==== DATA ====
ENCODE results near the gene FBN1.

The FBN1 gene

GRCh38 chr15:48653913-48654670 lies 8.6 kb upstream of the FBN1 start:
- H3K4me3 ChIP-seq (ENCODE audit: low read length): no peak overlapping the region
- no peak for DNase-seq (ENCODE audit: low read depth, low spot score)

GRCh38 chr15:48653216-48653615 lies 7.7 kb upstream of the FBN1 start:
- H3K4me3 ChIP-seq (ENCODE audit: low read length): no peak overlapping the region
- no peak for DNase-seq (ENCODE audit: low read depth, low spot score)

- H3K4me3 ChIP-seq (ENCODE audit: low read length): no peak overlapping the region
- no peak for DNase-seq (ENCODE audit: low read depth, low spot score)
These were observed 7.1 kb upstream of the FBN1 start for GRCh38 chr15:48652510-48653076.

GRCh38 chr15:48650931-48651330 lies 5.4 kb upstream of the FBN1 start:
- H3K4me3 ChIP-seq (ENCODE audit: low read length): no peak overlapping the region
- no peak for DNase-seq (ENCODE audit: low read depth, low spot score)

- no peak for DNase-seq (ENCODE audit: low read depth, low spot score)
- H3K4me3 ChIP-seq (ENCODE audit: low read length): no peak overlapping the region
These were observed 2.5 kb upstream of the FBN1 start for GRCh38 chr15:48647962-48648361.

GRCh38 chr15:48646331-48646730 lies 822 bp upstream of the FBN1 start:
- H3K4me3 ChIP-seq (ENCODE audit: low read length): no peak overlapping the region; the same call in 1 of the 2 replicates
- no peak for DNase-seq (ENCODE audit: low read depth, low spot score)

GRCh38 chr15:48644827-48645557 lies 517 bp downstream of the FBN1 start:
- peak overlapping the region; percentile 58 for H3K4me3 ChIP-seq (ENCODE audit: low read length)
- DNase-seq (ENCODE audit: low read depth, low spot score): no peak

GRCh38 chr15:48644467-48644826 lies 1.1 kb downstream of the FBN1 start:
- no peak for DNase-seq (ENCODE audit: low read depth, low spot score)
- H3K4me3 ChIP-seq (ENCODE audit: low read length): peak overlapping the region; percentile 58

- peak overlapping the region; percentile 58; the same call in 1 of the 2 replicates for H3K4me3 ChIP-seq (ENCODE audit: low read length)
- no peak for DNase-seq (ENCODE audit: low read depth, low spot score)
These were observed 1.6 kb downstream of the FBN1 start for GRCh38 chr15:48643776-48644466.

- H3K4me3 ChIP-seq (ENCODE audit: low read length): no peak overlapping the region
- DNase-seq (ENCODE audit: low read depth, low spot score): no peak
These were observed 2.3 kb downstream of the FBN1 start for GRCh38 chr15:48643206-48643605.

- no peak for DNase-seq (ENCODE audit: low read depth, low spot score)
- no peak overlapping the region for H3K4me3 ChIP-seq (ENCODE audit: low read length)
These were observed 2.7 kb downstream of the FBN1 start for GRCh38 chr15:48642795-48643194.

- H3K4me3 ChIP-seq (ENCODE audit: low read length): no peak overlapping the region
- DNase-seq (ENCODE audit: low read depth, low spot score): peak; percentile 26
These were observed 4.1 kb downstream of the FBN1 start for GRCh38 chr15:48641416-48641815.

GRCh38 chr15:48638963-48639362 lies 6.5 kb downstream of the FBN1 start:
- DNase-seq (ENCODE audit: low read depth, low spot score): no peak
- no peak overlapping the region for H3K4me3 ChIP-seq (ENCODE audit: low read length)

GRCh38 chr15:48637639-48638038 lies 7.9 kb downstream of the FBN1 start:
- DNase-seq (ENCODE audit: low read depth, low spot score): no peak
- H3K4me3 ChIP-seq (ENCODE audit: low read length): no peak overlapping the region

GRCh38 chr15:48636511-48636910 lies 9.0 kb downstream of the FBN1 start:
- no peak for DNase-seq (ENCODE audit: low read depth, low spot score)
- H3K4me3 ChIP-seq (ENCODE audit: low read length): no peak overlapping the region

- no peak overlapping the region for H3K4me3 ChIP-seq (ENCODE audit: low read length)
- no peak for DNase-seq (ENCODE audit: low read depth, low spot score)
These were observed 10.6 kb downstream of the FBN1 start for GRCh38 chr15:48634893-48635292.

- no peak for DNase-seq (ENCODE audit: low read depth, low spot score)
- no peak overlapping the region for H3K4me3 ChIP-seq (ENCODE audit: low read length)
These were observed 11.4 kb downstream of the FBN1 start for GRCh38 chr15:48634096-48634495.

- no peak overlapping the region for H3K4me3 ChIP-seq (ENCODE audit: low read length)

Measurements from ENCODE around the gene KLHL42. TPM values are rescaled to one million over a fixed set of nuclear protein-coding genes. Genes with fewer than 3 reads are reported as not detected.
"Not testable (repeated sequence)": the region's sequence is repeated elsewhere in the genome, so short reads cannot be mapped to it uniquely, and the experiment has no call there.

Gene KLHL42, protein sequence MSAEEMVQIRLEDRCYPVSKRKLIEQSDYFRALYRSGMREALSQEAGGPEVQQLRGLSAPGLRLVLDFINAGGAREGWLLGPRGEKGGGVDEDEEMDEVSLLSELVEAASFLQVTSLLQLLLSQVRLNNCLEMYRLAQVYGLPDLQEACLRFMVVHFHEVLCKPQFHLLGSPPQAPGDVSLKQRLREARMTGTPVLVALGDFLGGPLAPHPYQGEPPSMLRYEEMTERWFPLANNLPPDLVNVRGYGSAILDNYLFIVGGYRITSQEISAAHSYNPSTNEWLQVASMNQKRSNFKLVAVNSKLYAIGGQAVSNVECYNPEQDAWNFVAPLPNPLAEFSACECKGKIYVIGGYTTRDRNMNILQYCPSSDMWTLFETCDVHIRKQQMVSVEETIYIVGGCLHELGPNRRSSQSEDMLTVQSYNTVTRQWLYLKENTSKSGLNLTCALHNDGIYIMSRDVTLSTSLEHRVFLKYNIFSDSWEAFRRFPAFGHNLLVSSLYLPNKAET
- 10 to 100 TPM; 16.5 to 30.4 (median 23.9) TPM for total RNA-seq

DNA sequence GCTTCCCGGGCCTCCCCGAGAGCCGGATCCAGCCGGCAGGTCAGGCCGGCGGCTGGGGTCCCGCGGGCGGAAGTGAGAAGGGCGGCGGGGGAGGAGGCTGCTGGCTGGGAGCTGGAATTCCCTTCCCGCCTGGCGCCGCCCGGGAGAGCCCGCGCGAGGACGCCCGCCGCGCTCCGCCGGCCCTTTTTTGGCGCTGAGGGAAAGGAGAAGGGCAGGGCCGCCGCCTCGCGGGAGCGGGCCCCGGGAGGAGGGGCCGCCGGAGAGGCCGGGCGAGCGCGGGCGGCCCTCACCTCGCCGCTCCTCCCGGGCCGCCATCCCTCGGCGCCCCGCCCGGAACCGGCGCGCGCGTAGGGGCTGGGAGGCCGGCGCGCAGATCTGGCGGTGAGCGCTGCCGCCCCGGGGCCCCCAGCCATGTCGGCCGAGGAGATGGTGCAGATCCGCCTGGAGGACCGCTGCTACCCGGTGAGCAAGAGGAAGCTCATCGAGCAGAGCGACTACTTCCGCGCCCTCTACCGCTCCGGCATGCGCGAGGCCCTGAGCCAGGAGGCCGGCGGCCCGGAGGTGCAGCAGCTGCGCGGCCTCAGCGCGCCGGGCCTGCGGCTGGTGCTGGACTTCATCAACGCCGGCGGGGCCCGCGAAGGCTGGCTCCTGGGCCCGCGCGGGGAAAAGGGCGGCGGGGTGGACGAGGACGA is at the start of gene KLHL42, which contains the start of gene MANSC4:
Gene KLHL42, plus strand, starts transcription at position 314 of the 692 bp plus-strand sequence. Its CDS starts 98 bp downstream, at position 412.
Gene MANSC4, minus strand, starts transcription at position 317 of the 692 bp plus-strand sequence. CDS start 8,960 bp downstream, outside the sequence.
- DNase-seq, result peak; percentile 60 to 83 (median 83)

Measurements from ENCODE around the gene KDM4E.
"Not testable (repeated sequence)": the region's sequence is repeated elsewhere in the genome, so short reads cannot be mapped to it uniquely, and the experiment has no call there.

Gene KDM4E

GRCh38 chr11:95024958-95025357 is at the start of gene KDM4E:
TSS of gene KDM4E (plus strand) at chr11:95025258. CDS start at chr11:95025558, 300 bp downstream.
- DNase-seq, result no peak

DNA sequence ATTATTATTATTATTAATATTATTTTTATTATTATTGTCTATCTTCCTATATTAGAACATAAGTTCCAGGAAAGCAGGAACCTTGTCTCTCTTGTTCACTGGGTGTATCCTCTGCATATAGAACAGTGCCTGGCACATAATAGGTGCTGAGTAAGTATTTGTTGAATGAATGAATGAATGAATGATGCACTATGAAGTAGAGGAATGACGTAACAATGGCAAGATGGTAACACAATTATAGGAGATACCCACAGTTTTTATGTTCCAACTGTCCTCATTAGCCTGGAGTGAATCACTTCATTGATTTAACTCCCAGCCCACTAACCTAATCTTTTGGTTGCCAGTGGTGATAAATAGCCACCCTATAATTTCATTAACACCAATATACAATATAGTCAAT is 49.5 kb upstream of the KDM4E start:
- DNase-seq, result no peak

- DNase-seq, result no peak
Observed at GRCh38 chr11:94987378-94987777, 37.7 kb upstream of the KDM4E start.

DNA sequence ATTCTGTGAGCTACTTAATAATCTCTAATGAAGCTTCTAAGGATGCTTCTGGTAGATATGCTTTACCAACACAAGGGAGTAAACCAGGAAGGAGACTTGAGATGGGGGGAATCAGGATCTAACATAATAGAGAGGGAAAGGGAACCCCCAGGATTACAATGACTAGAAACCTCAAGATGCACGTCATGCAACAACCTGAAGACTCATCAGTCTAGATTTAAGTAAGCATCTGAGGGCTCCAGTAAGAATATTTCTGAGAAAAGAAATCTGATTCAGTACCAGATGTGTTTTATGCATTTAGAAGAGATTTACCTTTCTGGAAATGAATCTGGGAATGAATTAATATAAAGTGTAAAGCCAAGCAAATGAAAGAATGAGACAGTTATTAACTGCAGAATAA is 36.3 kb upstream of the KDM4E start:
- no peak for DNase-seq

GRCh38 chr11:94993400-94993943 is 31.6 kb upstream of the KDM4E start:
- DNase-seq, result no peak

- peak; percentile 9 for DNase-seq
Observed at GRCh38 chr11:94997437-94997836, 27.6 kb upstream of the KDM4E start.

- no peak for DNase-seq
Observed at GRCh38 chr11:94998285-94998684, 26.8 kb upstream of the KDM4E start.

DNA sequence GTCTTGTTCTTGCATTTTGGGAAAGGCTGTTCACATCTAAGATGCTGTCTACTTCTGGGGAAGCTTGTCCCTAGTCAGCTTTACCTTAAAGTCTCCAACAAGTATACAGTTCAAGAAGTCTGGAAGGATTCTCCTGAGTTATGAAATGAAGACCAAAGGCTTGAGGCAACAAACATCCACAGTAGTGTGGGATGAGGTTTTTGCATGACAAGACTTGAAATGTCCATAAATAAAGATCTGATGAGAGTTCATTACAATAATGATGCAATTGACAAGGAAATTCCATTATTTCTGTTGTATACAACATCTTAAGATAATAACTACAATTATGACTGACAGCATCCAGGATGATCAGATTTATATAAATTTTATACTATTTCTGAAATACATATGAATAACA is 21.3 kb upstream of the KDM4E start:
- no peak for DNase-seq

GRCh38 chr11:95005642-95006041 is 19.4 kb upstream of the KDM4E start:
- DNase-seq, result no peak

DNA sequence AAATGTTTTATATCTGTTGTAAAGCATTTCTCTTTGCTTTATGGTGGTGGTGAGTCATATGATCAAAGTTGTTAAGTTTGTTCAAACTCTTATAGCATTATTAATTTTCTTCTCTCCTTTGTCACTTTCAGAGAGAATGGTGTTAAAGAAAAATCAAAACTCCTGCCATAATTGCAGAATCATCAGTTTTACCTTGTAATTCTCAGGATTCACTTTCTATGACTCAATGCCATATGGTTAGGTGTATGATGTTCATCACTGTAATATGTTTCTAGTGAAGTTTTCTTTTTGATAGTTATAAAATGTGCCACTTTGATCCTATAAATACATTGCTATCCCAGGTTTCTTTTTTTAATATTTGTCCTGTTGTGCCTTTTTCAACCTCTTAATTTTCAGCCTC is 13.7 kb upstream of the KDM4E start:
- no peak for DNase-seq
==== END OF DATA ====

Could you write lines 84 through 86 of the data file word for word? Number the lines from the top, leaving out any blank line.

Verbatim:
- DNase-seq, result no peak

DNA sequence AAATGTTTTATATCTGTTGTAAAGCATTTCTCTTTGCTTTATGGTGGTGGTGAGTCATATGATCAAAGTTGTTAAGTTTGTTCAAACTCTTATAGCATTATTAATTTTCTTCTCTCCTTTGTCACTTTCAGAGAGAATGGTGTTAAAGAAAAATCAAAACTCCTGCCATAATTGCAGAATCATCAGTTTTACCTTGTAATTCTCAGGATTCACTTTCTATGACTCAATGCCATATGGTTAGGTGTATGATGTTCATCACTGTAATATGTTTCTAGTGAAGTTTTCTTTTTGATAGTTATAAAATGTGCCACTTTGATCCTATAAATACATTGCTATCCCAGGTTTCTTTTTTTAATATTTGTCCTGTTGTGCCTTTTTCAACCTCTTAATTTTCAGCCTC is 13.7 kb upstream of the KDM4E start:
- no peak for DNase-seq